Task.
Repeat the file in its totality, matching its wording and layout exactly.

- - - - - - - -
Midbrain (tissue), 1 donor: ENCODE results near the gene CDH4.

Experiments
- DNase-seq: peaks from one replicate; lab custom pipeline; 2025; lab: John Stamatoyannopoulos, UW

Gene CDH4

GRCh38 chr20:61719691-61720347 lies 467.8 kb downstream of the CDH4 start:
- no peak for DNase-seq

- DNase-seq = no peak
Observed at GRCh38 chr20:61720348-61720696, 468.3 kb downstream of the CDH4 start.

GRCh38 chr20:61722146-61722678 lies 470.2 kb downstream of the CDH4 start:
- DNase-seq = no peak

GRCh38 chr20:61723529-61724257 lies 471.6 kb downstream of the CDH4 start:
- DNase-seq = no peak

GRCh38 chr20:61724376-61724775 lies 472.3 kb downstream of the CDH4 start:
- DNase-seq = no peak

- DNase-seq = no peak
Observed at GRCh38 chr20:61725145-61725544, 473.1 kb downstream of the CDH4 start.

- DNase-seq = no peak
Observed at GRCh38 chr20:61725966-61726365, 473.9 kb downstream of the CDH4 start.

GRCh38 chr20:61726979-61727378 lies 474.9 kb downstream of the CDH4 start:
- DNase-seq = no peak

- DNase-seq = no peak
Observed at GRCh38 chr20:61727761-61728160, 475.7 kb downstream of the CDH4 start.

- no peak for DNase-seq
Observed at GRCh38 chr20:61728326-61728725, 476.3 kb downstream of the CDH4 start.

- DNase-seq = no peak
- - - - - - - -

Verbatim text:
Midbrain (tissue), 1 donor: ENCODE results near the gene CDH4.

Experiments
- DNase-seq: peaks from one replicate; lab custom pipeline; 2025; lab: John Stamatoyannopoulos, UW

Gene CDH4

GRCh38 chr20:61719691-61720347 lies 467.8 kb downstream of the CDH4 start:
- no peak for DNase-seq

- DNase-seq = no peak
Observed at GRCh38 chr20:61720348-61720696, 468.3 kb downstream of the CDH4 start.

GRCh38 chr20:61722146-61722678 lies 470.2 kb downstream of the CDH4 start:
- DNase-seq = no peak

GRCh38 chr20:61723529-61724257 lies 471.6 kb downstream of the CDH4 start:
- DNase-seq = no peak

GRCh38 chr20:61724376-61724775 lies 472.3 kb downstream of the CDH4 start:
- DNase-seq = no peak

- DNase-seq = no peak
Observed at GRCh38 chr20:61725145-61725544, 473.1 kb downstream of the CDH4 start.

- DNase-seq = no peak
Observed at GRCh38 chr20:61725966-61726365, 473.9 kb downstream of the CDH4 start.

GRCh38 chr20:61726979-61727378 lies 474.9 kb downstream of the CDH4 start:
- DNase-seq = no peak

- DNase-seq = no peak
Observed at GRCh38 chr20:61727761-61728160, 475.7 kb downstream of the CDH4 start.

- no peak for DNase-seq
Observed at GRCh38 chr20:61728326-61728725, 476.3 kb downstream of the CDH4 start.

- DNase-seq = no peak